Outsourcing reproduction, fertility tourism, and the money (or lack thereof) at the heart of it all
These are just a few of the recent stories that have crossed my desk as of late that I wanted to draw reader’s attention to.
The development of “artificial sperm” and the UK study on European fertility tourism are both important milestones.
Bastardette’s recent pieces on the development of artificial sperm-
Lest anyone think what Marley is discussing is dismissible, the demand at least is clearly already present-
Pacey is also concerned about raising patients’ hopes and expectations. Just 45 minutes after the announcement last week he had been e-mailed by a patient asking where he could be treated with sperm grown for him in the laboratory. Within days Pacey had received dozens of inquiries from patients asking the same question.
Up next a smattering of surrogacy and adoption related articles, particularly looking at India and Spain and the global fertility quest-
NY Times-, writing on surrogacy- No Stork Involved, but Mom and Dad Had Help includes this reductionist woman erasing drivel used by a woman who utilized a Surrogate-
Although she considers her children too young for a talk about embryos and uteruses, Ms. Lunden already has a metaphor ready for when the time comes: cupcakes. “It’s almost like we can’t cook the cupcakes in our oven because the oven is broken,” she said. “We’re going to use the neighbor’s oven.”
To her mind, the woman who acted as surrogate is little more than an inanimate object, a mere ‘neighbor’s oven.’
Needless to say, children are not “cupcakes”, and women, whether deemed to be in “working condition” or otherwise, are not “ovens.”
Conceptual metaphors, as George Lakoff has pointed out, can be used to hide information, in this case, free will, the complexities of consent, health risks undertaken, birth-giving, autonomy, and sentience itself.
And two recent stories on the surrogacy market in India-
Besides the health risks, there is the issue of adoption. “The many steps involved in adoption once the child is born can be a problem,” says Dr Hari. The Indian Council of Medical Research has not issued any guidelines to help deal with foreign clients using Indian surrogates. So the child has to be adopted under Indian law and all procedures outlined in the Hague Convention on inter-country adoption have to be adhered to.
Spanish couples attempting to get around Spain’s regulations turn to a US agency only to get scammed- SoCal Surrogacy Clinic Accused of Scam
Also see- Spain’s first ‘test tube baby’ is now 25
Here are just two examples of the many articles that have been published in the wake of the European Fertility Tourism study.
The evidence makes it clear, when a country bans or restricts a procedure, those with the wealth to do so simply cross borders to buy what they want in another country.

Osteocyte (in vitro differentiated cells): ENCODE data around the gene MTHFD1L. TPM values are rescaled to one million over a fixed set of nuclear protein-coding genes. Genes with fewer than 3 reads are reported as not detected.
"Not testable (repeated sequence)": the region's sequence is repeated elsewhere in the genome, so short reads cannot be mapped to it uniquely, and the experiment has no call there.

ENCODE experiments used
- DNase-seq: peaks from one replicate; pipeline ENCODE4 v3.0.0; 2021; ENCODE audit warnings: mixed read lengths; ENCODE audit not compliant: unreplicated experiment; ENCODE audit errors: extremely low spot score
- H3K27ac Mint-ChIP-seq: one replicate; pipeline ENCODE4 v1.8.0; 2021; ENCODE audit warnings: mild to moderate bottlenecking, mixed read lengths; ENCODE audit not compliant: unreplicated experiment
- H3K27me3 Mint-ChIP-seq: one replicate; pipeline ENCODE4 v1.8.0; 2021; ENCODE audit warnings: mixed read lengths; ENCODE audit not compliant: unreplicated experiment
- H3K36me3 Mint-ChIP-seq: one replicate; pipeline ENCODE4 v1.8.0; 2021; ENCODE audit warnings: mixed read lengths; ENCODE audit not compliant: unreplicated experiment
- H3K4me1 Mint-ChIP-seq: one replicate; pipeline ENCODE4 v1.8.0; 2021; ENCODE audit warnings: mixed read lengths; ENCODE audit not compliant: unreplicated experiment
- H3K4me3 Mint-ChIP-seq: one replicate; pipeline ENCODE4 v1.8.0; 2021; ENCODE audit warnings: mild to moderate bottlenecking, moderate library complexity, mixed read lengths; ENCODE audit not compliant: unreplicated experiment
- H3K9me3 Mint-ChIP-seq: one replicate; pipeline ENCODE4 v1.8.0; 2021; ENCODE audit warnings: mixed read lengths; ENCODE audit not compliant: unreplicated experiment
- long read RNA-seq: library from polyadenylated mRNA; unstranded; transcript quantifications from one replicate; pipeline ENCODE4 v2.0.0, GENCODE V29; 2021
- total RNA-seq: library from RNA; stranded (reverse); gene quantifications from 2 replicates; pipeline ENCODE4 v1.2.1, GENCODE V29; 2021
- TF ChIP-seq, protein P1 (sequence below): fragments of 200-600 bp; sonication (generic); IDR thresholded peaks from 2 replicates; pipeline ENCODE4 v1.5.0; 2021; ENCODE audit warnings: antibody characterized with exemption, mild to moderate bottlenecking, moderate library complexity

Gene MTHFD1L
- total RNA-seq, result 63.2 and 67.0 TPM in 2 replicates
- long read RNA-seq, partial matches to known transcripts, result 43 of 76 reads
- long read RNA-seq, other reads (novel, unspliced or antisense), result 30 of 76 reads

Hundreds of women over the age of 40 are travelling to fertility clinics in Europe to try to get pregnant because NHS clinics in the UK will not take them, the first-ever Europe-wide study of fertility tourism shows.
The research shows considerable movement across Europe, with women seeking out procedures that are banned in their own country. Italian women are crossing the border in droves following tough legal restrictions on IVF imposed in 2004, while large numbers of gay French women bypass a ban by seeking treatment in Belgium.
Francoise Shenfield from University College hospital in London, who co-ordinated the study, said at the European Society for Human Reproduction and Embryology (ESHRE) conference in Amsterdam that it appeared at least 20,000 to 25,000 cross-border fertility treatments were carried out each year. While one woman might have more than one treatment, there are still many thousands seeking help to get pregnancy abroad.
Hundreds are thought to be travelling from the UK every month. The most popular destinations for UK women are the Czech Republic and Spain, the top locations for obtaining donated eggs. As women get older, their eggs are fewer, and less likely to fertilise and implant in the womb. Donated eggs can be their only chance, but they are in short supply in the UK, where the rules say donors can only be given expenses up to £250. A further disincentive has been the rule change to help a child discover the identity of the donor when he or she is 18.
(Emphasis added- BLC)
A recent change in the law, which removed the right to anonymity for egg donors, had also led to a fall in the number of eggs available for women needing fertility treatment in Britain, she said.
And a sampling of just a few of the domestic economic articles that speak to what happens when times get tight-